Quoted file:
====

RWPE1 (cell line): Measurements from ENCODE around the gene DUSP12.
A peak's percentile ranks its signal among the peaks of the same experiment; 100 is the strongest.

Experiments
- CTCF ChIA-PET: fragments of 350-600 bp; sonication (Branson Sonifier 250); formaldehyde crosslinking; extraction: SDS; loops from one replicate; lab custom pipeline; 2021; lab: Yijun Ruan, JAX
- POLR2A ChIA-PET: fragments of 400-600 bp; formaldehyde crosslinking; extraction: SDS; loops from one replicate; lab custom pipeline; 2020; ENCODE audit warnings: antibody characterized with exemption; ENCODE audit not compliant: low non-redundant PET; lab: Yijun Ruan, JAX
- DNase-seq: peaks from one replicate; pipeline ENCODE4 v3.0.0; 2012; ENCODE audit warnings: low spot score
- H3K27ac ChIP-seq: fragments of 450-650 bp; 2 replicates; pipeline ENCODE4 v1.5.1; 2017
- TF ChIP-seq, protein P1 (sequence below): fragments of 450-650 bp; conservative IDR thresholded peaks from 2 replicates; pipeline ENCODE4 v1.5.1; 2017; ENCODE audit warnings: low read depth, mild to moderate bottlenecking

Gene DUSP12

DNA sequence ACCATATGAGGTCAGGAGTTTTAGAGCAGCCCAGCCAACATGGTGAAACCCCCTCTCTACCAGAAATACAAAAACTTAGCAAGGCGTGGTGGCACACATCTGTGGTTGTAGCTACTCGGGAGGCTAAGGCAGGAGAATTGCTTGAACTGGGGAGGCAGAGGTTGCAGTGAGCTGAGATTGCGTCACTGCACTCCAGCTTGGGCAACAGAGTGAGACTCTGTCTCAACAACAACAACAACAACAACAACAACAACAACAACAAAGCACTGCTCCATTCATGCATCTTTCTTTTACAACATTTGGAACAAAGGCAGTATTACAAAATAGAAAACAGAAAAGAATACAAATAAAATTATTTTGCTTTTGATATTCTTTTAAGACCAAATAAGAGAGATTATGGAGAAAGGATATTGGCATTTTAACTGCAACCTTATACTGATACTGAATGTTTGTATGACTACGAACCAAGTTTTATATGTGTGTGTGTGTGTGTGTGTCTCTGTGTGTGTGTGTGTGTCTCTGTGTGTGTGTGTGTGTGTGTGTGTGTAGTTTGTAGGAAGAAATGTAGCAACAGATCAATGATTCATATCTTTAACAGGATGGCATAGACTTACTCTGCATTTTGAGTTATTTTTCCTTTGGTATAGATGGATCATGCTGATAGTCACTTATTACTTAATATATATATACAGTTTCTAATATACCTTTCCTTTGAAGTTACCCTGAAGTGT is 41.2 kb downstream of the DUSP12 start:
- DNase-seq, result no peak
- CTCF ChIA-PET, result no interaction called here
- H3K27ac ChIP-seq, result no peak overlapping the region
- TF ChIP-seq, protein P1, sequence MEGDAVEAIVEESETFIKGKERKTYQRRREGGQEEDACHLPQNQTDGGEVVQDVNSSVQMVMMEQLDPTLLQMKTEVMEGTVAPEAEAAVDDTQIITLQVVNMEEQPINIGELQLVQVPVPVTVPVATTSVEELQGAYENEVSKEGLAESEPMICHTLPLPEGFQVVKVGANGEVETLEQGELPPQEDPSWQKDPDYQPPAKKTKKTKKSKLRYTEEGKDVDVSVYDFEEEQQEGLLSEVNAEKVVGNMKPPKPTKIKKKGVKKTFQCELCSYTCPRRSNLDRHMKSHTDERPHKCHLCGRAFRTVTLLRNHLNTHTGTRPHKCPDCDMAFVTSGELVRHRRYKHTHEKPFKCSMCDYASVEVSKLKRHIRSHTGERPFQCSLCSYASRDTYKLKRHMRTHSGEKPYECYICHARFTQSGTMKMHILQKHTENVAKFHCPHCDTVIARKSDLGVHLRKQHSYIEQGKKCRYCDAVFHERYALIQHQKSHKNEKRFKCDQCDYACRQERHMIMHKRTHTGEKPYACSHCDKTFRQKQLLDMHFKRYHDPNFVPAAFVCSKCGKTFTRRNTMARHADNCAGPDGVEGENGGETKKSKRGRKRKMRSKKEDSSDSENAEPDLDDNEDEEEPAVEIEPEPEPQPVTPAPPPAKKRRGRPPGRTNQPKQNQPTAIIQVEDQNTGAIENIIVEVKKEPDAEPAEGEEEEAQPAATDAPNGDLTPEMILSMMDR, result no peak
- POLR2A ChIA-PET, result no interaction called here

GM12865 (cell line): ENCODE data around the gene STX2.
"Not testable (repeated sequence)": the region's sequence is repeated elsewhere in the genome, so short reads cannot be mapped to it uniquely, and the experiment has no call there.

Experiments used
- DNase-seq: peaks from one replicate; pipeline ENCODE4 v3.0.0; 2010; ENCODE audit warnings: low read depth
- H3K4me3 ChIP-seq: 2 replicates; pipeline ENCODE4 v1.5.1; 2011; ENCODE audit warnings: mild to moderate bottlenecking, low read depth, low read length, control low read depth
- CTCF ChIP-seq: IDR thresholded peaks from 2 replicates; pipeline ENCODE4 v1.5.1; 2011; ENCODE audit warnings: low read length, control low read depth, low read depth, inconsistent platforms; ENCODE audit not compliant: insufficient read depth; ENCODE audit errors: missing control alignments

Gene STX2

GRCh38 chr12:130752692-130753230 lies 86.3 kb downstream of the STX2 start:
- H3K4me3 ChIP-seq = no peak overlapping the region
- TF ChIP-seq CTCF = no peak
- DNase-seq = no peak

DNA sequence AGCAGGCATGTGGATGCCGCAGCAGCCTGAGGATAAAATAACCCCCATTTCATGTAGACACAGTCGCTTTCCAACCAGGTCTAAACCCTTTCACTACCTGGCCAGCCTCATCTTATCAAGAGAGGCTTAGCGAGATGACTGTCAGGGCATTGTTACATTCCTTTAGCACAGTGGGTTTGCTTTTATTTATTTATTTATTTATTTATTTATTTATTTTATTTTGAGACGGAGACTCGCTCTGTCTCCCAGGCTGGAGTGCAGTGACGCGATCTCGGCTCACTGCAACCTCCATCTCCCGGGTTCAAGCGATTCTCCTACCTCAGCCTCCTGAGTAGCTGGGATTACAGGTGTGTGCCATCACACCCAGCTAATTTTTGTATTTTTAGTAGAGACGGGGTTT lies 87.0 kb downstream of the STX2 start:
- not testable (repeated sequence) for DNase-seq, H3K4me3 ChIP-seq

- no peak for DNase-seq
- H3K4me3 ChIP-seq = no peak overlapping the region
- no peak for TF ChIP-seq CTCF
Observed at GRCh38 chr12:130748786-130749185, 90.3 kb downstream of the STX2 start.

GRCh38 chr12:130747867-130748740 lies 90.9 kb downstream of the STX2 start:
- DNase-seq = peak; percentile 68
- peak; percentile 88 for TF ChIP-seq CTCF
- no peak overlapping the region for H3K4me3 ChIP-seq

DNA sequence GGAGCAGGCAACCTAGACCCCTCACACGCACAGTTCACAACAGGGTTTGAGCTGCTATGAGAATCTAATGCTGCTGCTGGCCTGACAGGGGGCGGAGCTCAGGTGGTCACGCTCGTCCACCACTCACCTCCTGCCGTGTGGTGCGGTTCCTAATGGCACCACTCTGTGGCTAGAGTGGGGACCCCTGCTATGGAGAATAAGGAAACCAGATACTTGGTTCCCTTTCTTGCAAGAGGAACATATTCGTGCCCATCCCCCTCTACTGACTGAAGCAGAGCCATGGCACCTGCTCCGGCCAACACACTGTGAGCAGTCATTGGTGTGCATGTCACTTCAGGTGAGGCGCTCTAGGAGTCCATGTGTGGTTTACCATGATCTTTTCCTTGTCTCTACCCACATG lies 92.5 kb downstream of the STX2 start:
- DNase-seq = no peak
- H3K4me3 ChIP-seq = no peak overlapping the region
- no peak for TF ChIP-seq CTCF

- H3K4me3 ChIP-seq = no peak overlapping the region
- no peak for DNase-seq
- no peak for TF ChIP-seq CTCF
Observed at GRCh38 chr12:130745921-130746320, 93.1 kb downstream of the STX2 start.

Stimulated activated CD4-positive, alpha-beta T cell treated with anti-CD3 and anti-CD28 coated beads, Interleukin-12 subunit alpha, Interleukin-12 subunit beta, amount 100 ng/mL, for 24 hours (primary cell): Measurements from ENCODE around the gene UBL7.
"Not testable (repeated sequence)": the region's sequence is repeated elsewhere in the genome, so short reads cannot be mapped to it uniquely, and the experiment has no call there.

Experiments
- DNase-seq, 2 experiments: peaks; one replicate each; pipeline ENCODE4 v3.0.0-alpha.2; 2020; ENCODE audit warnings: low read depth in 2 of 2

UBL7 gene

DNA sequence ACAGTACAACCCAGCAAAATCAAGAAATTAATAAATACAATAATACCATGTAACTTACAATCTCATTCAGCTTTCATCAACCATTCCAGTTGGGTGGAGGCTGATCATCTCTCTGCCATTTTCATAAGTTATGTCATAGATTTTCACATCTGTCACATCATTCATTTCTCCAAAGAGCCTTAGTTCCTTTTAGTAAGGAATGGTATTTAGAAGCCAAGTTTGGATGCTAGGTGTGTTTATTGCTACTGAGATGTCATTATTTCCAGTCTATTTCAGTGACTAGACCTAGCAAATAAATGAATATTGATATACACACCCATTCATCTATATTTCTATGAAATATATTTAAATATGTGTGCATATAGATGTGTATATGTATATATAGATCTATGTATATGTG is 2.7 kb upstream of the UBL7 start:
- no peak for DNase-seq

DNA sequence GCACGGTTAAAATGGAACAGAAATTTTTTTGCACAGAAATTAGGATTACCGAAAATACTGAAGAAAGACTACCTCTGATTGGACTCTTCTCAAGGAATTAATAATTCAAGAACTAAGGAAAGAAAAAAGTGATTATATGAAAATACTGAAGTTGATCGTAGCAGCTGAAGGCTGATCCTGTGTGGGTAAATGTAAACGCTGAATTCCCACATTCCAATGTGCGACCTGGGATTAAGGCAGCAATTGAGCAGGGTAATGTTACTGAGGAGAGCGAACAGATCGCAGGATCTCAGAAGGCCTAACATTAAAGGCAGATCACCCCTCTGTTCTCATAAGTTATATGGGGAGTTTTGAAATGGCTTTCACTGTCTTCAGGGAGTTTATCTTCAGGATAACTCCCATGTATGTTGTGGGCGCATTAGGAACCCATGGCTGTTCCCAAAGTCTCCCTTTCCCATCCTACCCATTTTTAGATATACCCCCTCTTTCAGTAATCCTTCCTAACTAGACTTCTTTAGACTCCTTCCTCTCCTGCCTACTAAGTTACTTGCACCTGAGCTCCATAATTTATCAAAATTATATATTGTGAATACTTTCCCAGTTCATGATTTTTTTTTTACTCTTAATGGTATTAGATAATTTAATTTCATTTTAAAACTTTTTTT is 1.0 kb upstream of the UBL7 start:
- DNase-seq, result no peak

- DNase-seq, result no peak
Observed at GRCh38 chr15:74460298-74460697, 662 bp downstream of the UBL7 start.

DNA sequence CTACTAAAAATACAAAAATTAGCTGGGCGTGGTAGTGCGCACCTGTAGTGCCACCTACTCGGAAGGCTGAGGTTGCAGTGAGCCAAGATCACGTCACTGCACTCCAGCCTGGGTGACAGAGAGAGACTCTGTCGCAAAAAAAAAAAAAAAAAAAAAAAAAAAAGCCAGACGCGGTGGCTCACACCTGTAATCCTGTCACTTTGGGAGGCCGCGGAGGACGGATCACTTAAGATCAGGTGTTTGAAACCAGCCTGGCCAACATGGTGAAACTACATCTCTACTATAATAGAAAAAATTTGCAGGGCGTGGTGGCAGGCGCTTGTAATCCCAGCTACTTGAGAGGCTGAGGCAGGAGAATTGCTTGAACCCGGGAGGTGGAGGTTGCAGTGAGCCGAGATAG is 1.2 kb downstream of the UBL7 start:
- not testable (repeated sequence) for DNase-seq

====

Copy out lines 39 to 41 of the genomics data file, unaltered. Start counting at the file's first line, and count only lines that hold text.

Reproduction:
- H3K4me3 ChIP-seq = no peak overlapping the region
- no peak for TF ChIP-seq CTCF

- H3K4me3 ChIP-seq = no peak overlapping the region